I’d let questions unfold organically

SH: In your work, there is clearly a love of form, especially the body, where do you gather your references? Does the form inspire the rest of the piece? Or does the composition’s story inform the form of the body?
VA: Sometimes I really have a character in mind, like Medea or the Mayan goddess Ixchel, and I find the model that brings something to the story. Other times I start with the model. If she has super strong legs, I give her 4 of them.

SH: What were you listening to while developing this body of work? Does your background noise influence the mood of the pieces?
VA: I rarely listen to music. It’s too distracting. ….This song makes me want to hear a different song by this artist, or a cover of it by another artist, and which album came out first? And is this person dead? And no I don’t want to hear this next song…

I like to have old movies on or marathons of tv shows I’ve seen. I find this just engaging enough, but sometimes hours pass before I look at the screen.

SH: Which piece in this show was most challenging and why?
VA: The Floor Is Lava was very challenging. I paint from reference photos that I shoot, and usually, the figure is composed of multiple photos because the poses are deceptively difficult. But on this piece, the perspective in my hallway was way different on different photos. Rectifying all this was a technical bloodbath.

SH: How do you know a piece is complete? When do you step away?
VA: It’s pretty tempting not to stop. Every piece I’ve done has elements that I could fix/improve. But, ultimately I stop when I’ve achieved communicating my intent. While I know I could polish it up more, I’d rather have it look a little rough. Like a human person made it.

SH: You have helped to shape what is now considered the New Contemporary Art Movement, what does the feel like to have been at the start of the evolution of something and to watch it progress?
VA: It’s remarkable because when I went to art school in 1984, fine art was a whole different animal. I was told figurative painting was extinct, and if I must paint, I should paint with a broom, or with cranberry sauce, and that video art was the future. Fine art was an austere, academic, inaccessible thing that no one liked. Now I see people at art openings on dates! Fine art became interesting and exciting. Robert Williams and street art and Juxtapose and Thinkspace did that! I’m privileged to have my career be part of this amazing transformation.

SH: What advice would you give to artists breaking into the art world and can you tell us about the first time you exhibited your work to the public, where was it? Do you remember the piece? (outside of school)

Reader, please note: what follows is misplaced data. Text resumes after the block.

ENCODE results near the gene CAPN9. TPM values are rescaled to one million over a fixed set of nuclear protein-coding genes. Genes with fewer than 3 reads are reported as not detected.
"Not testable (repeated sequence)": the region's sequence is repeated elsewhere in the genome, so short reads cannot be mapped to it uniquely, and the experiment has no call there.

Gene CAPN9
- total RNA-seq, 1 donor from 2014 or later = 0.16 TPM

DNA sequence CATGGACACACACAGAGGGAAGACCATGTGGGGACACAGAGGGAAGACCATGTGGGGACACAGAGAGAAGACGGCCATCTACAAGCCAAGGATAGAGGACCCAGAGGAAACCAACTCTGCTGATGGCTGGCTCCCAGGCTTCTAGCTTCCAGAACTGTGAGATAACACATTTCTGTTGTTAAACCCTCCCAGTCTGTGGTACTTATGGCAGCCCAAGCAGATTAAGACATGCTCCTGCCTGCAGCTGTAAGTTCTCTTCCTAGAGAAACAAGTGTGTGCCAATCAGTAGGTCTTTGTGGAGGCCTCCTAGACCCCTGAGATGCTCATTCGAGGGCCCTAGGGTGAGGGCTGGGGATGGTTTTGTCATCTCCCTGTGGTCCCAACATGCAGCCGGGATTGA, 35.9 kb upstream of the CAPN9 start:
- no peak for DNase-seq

VA: My first show was at the Onyx coffee house on Vermont in LA, it’s now cafe Figaro and I still like to go there and sit in the room. I showed a bunch of paintings of Olive Oyl, who was my first muse. I bet I will paint her again this year. I am a teacher now, which I enjoy like crazy, and I’ve given out loads of advice. The best of it really boils down to – “the best way to start is to start… and you can’t fail at anything until you quit.”

VAN ARNO – UPRIGHT – Opening February 3rd, 2018

February 3, 2018 – February 24, 2018

(Los Angeles, CA) – Thinkspace is pleased to present Upright, featuring new works by Los Angeles-based artist Van Arno. An established veteran of the New Contemporary movement, Arno has been exhibiting his dynamic figurative work since the 90s and has regularly been featured on the pages of Juxtapoz magazine, appearing there as early as 1999. Subscribing to the creed that, ‘more is more,’ Arno has always pushed the limits of the body and the narrative, challenging both to the point of rupture and distortion.

Arno has sustained an ambivalent relationship to storytelling for decades, shifting in and out of loose references to mythology, politics, pop culture and art history. These allusions have remained intentionally unfixed throughout his work, as he channels the surreal results of indiscriminate and unexpected recombinations. In Upright, Arno’s focus is re-posited on the individual figure, rather than on multiple interacting protagonists, looking to one body as a caricatural and psychological vessel for story. In a conscious move away from the overarching demands of storytelling, however, Arno returns to the fascination of the localized and the individual without abandoning the theatrics and hyperbole of his signature style.